2019: an unprecedented boom for the IMOCA class
The IMOCA class has never experienced such enthusiasm and as 2019 gets underway, it looks like being a very exciting year. At least six new generation IMOCAs will be launched in 2019 and more than thirty boats will be racing
The IMOCA class has never experienced such enthusiasm and as 2019 gets underway, it looks like being a very exciting year. At least six new generation IMOCAs will be launched in 2019 and more than thirty boats will be out there racing with in particular the Transat Jacques Vabre (start on 27th October from Le Havre) bringing together a record line-up. Various new projects were recently unveiled and others will follow shortly. It is time for us to take a quick look at the fleet through the expert eyes of Jacques Caraës, the Race Director for the last Route du Rhum and the next Vendée Globe.
Things are really moving in the IMOCA class. The 2018 Route du Rhum saw an unprecedented line-up and it will be the same for the next Transat Jacques Vabre with no fewer than 25 to 30 double-handed crews expected. “The current boom in the class is something that is totally unprecedented,” stressed Jacques Caraës. So far, around ten sailors have obtained their selection for the Vendée Globe, but around 35 projects will be up and running in 2019, while the Notice of Race for the 2020 Vendée Globe limits the number of entrants to just thirty. “This is the first time there has been so much demand for theVendée Globe,” explained Jacques Caraës. “Qualifying will be down to the number of miles raced, so there is going to be a real competition to get to the start line. The sailors who didn’t complete the Route du Rhum, no longer have a joker to play. As is the case too for those getting their projects going later.”
Solid projects, new entrants, boats still available
Out of the twenty sailors, who took part in theRoute du Rhum, eighteen are continuing with their project as they make their way towards the Vendée Globe. The only exceptions are Erik Nigon, who is looking for funding and has put his boat up for sale, and Vincent Riou, who has handed over the helm of his PRB to Kevin Escoffier (see below). Other projects are currently being built, some of which will be sailed by sailors from outside of France. The British sailors, Pip Hare and Richard Tolkien have respectively bought the former Superbigou and Pindar, the Belgian skipper, Denis Van Weynbergh is now the owner of the former Spirit of Hungary, while the Italian, Giancarlo Pedote will be taking the helm of Yann Eliès’s IMOCA, Ucar-StMichel. Saint-Malo based Maxime Sorel will be entering the circuit too in 2019 with the former Le Souffle du Nord/Team Ireland. As for Jean Le Cam and Sébastien Destremau, they may well return to the IMOCA class this year… We can see that between eight and ten IMOCAs remain available in the second-hand market, including some that are attracting a lot of attention, like the sought after former Safran and Hugo Boss...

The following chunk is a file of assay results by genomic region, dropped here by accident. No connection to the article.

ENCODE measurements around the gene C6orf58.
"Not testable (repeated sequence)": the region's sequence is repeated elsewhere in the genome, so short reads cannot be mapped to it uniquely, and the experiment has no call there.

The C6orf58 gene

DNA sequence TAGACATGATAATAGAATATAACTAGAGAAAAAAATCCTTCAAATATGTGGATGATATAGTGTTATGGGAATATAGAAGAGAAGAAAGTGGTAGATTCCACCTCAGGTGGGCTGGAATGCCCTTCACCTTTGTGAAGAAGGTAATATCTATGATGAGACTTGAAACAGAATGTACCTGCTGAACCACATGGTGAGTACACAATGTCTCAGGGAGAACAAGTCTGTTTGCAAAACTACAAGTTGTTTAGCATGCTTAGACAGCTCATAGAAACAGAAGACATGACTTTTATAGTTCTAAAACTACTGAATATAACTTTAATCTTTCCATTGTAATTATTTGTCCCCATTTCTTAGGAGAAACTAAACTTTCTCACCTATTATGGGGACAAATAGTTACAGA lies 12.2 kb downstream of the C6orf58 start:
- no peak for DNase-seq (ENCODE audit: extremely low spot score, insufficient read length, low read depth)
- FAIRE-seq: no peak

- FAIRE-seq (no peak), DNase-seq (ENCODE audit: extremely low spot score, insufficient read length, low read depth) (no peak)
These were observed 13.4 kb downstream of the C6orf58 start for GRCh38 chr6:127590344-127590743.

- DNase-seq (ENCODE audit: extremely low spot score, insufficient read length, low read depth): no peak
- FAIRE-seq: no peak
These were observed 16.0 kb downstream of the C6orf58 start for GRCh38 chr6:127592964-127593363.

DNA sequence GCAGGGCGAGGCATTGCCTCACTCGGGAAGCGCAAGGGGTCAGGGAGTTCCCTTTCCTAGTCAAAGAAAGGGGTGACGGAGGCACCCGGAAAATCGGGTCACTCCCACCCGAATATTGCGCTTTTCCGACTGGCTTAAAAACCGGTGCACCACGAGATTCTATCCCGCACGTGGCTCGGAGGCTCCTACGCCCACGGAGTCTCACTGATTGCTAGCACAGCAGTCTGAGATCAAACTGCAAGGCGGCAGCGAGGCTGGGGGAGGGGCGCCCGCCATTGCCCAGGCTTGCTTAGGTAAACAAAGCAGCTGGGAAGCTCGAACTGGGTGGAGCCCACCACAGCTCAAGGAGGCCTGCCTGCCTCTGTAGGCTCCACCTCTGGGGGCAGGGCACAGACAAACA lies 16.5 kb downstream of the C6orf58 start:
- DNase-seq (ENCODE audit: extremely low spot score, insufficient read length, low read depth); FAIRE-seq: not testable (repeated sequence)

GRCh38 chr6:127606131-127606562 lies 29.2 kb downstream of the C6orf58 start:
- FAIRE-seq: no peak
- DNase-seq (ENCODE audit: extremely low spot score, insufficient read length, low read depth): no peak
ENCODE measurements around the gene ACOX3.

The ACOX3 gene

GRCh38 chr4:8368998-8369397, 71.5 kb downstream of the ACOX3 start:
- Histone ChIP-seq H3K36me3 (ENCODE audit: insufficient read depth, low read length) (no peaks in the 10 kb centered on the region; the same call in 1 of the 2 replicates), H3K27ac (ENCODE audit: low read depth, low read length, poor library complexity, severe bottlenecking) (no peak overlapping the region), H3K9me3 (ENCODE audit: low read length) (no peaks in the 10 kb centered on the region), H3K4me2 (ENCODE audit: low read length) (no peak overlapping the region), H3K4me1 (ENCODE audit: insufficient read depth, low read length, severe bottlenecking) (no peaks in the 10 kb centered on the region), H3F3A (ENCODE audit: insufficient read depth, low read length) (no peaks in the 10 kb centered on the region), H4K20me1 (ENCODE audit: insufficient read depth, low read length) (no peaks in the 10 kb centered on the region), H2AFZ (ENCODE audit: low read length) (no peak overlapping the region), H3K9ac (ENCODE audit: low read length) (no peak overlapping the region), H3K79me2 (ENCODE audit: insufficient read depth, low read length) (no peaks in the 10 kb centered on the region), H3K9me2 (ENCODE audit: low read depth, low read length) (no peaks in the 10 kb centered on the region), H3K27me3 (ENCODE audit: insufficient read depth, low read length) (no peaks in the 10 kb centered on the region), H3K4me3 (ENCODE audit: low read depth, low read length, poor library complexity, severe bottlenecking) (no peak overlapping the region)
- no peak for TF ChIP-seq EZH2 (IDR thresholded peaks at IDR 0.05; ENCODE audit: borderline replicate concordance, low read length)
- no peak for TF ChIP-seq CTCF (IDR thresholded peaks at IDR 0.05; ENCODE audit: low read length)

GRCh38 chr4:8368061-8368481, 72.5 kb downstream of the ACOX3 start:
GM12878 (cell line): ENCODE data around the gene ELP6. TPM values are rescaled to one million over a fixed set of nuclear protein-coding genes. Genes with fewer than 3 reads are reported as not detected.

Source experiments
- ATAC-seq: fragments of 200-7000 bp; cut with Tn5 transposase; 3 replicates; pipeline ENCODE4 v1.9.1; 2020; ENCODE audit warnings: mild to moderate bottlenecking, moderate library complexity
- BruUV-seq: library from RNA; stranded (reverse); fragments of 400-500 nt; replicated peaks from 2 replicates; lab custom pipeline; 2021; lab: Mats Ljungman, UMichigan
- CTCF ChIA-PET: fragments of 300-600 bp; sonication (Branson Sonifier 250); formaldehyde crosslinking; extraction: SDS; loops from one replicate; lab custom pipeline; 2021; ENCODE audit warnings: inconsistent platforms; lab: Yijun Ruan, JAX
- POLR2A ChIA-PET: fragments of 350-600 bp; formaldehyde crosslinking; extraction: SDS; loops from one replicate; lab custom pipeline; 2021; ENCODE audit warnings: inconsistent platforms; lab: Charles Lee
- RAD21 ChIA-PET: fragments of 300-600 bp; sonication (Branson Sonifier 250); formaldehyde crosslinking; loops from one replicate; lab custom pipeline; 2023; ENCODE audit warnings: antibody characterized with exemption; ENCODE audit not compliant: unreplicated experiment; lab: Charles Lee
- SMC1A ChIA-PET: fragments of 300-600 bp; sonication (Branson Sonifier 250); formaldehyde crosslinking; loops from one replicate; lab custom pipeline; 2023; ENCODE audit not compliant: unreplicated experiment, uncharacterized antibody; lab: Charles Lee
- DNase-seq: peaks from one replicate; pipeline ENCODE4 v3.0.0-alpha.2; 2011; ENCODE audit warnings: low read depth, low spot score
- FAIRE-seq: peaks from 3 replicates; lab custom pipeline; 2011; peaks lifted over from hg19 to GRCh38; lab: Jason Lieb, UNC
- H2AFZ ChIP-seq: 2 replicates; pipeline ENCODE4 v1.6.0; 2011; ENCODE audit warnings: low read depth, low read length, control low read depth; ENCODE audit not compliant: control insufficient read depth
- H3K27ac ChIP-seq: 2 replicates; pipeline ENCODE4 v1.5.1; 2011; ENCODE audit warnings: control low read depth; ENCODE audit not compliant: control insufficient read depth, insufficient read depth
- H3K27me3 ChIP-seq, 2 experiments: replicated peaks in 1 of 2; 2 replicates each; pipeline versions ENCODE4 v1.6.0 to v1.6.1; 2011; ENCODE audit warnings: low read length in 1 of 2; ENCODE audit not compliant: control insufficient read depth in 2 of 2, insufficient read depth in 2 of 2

2019, the year of new boats
For themoment, only one new generation IMOCA has been launched, Jérémie Beyou’s Charal. But later this year, at least six other new boats will be launched for Alex Thomson, Charlie Dalin, Sébastien Simon, Armel Tripon, Kojiro Shiraishi and Thomas Ruyant. These IMOCA were designed by four different architects: Juan Kouyoumdjian, Guillaume Verdier, Sam Manuard and the VPLP team. We should add that an eighth brand new boat may see the light of day, using the moulds of an IMOCA that is currently being built… “This is a very interesting boom period, probably down to the new relationship withThe Ocean Race, the crewed round the world race (ex Volvo Ocean Race), which will spread out the cost of the boats,” said Jacques Caraës. “The skippers competing on brand new IMOCAs automatically qualify for the Vendée Globe, once they have sailed at least 2000 miles. The Transat JacquesVabrewill be a great test, in particular concerning the reliability of these very powerful boats.”
New projects for Isabelle Joschke and Kevin Escoffier
Two bits of good news were recently announced. The first concerns Isabelle Joschke, who now benefits from the support of MACSF, which is returning to the IMOCA class. Jacques Caraës: “It’s great to see this enterprising and enthusiastic partner bouncing back with a newproject. Isabelle Joschke, who was chosen as the skipper, is a pair of safe hands in the class. The boat being worked on by some very good technicians will be fine tuned in the coming months. There weren’t any women in the last Vendée Globe, but in 2020, we may see four lining up (Sam Davies, Alexia Barrier, Pip Hare and Isabelle Joschke).”
Riou hands over the helm to Escoffier
Other big news from late 2018: Vincent Riou will not be lining up for his fifth Vendée Globe and will be handing over the helm of his PRB to Kevin Escoffier. Winner of the last Volvo Ocean Race with Dongfeng, the head of the Banque Populaire research team, Escoffier certainly has a lot of technical knowledge and is a very skilled racer. After specialising in crewed racing, he is making the switch to solo sailing, which according to Jacques Caraës will not pose any problem for him. “He will quickly adapt. He has an exceptional experience of offshore racing and with the support of Vincent Riou, he has a great teacher. He will have a boat that has been well adapted with huge potential in terms of speed thanks to her new foils. This is an ambitious project and Kevin will certainly be one to watch.”
The IMOCA skippers getting ready to come back into the Class after the Transat Jacques Vabre
There is nothing like an IMOCA sailor who is stuck on land. Just ask Pip Hare, the British Vendée Globe finisher who did not take part in the Transat Jacques Vabre as she and her team continue preparing their new boat fo…•••
The two super 2021 Champions
Words from the winners of the IMOCA Champions 2021 title and a look back at the great season of the APIVIA skippers.•••